I wake up at 5:45 and bring Sherman under the quilt from between my feet. We snuggle and wake up an hour later. Sherman gets up and goes over to greet Ric and Lyn.
Yesterday morning as we were setting out to hike I saw that Sherman was shaking as we left to hike. This morning I try another strategy. I leave the bed and quilt out for him to curl up on until I’m ready to put everything in the pack. No shivering. It is also warmer this morn, so, no confirmation that it was the changed order of packing. This change makes no time difference in getting packed and on the trail, so I’ll continue it as a matter of course. Your welcome, Sherman.

The trail is mostly gradual up and down grades. A few steep sections.
This tree has been hollowed out and shredded by a bear looking for insects.
We stop here to fill up with water. I am so amazed at the magic of water in the wild…
On a break. Sherman has just barked at something in the woods that I cannot hear or see. He does this a few times a day. Whatever it is never comes into view. I have to assume that’s a good thing. A wonderful contribution to our journey from dogland.

The trail as it runs for a couple miles along a lower ridge line.
I keep Sherman on the leash all day today to see how his energy is at the end of the day. Yesterday, when we finished he lay down and went to sleep. An hour later he got up to eat and visit with the others at the shelter and then went back to sleep. He was obviously tired. If I hiked about 12 miles, he may have gone 18 miles with his back and forth on the trial, plus his other adventures off the trail. This difference in mileage is one of the reasons that many people who frequently do long hikes with their dogs recommend they stay on leash most of the time.
I’m listening to a biography of Abigail Adams. An amazing woman. She was a continual stand for women owning separate property, for the education of girls and women, for women having a responsive voice to the politics of the day. She wrote a letter to her husband, John, while he was at the Contennental Congress saying Don’t Forget the Ladies. She wanted it written into the new Articles of Confederation that it was illegal for men to physically and sexually abuse women. She owned he own property. Speculated in the stock and bond market. Sold imported goods from Europe during the war. She died a wealthy woman. Wrote her own will, even though it was illegal that she do so, with one of her son’s as the implementer of her wishes. Her husband, John Adams, President of US #2, assisted her in a couple financial moves to make her wishes possible.
I was listening to a bio of Openheimer, but it wasn’t engaging yet. So, I’ll return to it later.
We arrive at Ralston Rest Shelter for lunch at 3:10. Six hours. The guide says 5.25 hours. Not bad with our many breaks. I offer Sherman food. His dog food and salmon from a pouch. He does’t want either. When our 20 minute lunch break is done, we head south toward Tucker-Johnson.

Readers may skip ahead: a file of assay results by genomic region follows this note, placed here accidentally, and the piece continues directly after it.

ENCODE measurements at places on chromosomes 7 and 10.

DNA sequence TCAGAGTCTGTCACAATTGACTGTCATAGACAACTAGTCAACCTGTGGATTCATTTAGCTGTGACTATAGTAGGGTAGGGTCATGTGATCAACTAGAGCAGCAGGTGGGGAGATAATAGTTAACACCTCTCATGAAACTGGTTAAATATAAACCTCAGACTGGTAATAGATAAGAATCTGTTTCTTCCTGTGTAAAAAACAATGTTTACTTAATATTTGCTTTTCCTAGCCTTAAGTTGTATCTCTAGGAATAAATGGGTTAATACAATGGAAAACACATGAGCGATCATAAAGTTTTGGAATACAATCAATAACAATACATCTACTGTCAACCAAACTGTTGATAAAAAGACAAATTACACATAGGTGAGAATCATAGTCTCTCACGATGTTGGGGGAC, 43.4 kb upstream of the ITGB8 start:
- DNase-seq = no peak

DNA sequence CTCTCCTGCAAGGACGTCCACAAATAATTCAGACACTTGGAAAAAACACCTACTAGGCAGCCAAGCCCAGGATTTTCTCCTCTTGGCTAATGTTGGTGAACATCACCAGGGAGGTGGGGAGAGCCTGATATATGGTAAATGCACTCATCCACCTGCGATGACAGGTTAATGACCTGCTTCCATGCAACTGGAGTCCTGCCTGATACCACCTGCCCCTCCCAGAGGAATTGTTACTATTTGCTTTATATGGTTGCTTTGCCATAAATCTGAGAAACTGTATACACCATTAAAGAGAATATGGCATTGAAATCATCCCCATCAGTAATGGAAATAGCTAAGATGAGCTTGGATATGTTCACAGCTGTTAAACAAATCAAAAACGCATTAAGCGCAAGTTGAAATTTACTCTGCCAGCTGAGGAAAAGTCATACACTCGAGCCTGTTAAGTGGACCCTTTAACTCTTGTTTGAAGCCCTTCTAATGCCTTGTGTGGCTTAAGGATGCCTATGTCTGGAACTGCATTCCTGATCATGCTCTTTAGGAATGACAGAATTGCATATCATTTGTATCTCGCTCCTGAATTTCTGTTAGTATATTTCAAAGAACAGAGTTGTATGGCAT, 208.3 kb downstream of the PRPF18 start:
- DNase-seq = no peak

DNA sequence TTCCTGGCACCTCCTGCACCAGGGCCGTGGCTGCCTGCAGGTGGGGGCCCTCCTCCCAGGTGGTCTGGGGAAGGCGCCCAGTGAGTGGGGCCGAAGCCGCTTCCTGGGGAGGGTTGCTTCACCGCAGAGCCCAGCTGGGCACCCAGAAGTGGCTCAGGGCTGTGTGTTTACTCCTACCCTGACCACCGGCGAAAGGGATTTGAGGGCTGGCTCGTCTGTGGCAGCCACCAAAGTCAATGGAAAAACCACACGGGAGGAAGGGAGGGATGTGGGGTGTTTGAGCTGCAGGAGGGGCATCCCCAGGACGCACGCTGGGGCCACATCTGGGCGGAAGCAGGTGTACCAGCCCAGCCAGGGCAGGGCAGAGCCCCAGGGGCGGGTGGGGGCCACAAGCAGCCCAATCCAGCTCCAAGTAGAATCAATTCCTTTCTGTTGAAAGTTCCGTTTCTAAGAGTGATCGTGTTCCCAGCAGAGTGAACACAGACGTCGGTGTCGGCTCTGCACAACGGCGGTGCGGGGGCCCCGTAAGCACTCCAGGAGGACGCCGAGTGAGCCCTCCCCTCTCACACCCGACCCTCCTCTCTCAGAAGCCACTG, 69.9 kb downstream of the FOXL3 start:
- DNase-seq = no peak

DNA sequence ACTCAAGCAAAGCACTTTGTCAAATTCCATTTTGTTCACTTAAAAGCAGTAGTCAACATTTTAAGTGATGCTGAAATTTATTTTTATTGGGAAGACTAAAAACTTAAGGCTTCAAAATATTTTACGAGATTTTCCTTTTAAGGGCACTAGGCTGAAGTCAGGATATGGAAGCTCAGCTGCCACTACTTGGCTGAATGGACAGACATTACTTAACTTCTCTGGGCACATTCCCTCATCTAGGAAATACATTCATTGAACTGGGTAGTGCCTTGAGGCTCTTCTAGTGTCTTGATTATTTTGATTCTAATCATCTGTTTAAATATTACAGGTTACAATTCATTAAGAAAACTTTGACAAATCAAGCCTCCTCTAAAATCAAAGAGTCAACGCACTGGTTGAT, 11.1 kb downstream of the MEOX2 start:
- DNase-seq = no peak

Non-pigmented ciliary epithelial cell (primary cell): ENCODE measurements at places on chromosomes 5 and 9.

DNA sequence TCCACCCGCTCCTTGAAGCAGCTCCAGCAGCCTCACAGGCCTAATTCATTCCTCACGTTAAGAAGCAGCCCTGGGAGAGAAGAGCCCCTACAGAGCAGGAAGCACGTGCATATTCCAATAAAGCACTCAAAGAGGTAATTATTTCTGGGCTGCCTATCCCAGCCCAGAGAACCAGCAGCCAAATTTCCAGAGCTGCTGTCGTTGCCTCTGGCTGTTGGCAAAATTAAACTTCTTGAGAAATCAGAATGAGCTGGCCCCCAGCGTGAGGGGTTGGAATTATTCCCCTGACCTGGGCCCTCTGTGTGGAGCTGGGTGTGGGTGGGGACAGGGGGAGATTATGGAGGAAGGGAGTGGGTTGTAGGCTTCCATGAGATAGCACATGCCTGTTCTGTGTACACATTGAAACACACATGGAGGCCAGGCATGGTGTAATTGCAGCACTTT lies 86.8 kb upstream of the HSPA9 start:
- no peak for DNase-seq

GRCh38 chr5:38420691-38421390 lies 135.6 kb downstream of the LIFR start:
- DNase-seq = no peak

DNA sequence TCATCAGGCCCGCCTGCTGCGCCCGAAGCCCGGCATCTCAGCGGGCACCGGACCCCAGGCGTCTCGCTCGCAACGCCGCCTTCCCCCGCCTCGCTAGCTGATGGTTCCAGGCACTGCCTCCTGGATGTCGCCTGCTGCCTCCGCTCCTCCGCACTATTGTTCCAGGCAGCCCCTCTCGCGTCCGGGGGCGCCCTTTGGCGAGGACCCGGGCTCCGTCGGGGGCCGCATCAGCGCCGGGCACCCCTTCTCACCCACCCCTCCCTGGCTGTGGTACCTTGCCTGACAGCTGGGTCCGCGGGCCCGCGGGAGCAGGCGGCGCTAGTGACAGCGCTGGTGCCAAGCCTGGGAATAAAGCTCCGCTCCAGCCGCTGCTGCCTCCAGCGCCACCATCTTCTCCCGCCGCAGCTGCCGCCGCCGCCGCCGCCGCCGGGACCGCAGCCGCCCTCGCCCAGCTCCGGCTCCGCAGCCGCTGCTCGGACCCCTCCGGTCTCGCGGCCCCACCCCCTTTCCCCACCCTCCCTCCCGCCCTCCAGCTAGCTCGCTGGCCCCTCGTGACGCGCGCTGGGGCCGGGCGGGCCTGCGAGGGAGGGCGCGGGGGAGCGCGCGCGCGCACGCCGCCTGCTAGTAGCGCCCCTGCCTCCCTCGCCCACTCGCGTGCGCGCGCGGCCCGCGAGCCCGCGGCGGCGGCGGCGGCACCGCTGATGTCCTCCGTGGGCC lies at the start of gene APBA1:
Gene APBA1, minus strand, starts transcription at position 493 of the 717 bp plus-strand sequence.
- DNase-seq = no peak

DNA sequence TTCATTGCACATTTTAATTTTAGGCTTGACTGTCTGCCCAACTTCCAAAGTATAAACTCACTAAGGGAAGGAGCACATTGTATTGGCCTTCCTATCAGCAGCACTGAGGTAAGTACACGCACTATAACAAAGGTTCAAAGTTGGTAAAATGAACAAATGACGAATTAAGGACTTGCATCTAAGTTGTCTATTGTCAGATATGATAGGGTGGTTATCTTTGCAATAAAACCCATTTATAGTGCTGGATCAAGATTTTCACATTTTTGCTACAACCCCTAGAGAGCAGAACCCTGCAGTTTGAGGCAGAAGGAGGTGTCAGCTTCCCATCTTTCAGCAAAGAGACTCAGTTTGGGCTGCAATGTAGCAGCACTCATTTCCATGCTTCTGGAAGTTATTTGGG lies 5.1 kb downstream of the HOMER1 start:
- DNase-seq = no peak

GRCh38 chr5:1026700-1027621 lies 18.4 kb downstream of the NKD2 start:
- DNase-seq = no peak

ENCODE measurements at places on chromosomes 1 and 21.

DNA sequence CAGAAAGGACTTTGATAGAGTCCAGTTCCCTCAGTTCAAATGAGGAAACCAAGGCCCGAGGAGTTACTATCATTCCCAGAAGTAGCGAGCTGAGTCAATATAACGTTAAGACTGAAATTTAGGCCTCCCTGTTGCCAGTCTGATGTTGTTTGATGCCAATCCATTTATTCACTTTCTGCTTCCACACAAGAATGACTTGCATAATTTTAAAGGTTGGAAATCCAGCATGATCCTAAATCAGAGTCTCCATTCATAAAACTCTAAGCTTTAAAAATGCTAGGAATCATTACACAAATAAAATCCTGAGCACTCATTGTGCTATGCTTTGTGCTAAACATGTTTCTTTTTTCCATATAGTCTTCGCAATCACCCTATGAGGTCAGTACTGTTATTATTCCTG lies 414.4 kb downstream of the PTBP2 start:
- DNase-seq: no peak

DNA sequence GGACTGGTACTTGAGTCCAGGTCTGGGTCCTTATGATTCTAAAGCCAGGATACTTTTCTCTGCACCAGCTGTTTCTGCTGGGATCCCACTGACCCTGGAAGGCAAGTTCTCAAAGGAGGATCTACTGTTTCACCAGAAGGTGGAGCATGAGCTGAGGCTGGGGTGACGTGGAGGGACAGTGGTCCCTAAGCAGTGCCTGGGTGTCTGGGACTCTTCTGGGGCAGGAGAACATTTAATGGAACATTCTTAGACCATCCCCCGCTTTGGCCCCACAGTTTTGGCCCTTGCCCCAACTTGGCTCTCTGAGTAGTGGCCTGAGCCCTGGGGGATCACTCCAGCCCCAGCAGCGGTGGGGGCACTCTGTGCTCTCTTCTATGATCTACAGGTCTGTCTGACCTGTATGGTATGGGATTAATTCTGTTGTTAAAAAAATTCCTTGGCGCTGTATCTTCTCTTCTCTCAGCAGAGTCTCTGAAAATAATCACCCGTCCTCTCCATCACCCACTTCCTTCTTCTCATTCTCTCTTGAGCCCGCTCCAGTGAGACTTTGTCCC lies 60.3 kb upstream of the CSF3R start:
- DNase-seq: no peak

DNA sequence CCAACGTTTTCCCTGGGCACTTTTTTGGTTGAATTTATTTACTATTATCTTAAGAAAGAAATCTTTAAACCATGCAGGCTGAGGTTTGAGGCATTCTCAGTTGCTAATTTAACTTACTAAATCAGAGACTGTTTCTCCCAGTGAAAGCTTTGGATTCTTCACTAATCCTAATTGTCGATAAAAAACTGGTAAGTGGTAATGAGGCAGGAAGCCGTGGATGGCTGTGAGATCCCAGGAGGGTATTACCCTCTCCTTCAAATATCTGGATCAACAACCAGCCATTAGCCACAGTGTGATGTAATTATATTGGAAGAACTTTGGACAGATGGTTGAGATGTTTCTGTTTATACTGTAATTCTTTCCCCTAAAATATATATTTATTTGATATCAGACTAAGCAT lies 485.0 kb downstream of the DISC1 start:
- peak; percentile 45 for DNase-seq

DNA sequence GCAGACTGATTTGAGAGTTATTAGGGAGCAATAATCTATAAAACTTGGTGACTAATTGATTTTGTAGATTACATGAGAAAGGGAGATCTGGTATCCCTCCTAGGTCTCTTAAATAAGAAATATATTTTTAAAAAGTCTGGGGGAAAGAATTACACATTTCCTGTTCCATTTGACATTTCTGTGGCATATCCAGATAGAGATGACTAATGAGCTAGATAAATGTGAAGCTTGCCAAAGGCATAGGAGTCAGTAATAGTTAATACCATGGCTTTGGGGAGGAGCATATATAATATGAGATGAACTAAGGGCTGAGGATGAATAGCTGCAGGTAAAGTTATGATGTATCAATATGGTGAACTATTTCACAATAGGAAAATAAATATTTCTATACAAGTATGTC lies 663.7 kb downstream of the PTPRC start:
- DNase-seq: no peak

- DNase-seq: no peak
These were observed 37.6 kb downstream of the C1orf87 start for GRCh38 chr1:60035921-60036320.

It’s been many days since the sky has been such a blue…
The trail skirts a house sized boulder.
I love these huge boulders with trees growing on them. They just pull me in… POW!
What the trail looks like today.
A very cool example of moss covering up milky quartz. Not sure why it needs to be kept a secret. The moss knows…
On a break I look down and see this. I initially think it’s sorrel. But it doesn’t have a reddish underside. Can it be clover? In the VT forest?
There are many small streams flowing here. Also many dry ones. The trail is the easiest yet.
On a rest break. I find the second tick of the hike crawling on Sherman’s hair as we get up to hike on.
What the trail looks like in this section. Now THIS is a walk in the woods!
Leaf painting.
I don’t know this tree species. When I first saw them, I thought it was diseased. But, there are many, many of them with branches full of leaves. I find the bumpy tree skin a bit creepy…
As we cross a dirt road, there are these wild flowers that have been protected from the frost.
And these berries.

And this wild rose.
It feels like we are close to the Shelter area so I check the GPS map. It says we’ve passed it. Hmmmmm. We turn around, and watching the GPS map, backtrack to where it says the shelter area is. Nothing but thick woods. Then I remember that the map on Earthmate is an old map and has been wrong before on camp locations. So we go back in our original direction and continue for another 10 min and discover the camp location. It’s now a tenting site. The shelter burnt down in 2011 and hasn’t been rebuilt yet. The GMC keeps running out of funds before they get down the checklist this far.
It took us 2.5 hours to get here. We arrive about 6, which leaves me 30-45 min of light to setup.
Another hiker arrives at dark. Sunny. He’s doing the LT north. He did the AT two years ago.
Sunny found out he has MS about 10 years ago. For the first few years he did all the recommended medications, was angry and afraid. Then he chose to live. He now has 3 children. He smokes weed for his leg pain instead of the prescribed opiate pain meds. And he started hiking. He’s having a life he loves instead of a life of fear. I share about my similar journey with cancer.
We talk about the initiation that a life threatening illness can bring to the heart-mind. A complete re-evaluation of one’s life. In a weird way it becomes the greatest gift. The gift of life.
Sherman and I sleep very well. Makes me question staying in Shelters with other people. It’s not the people, it’s the snorers…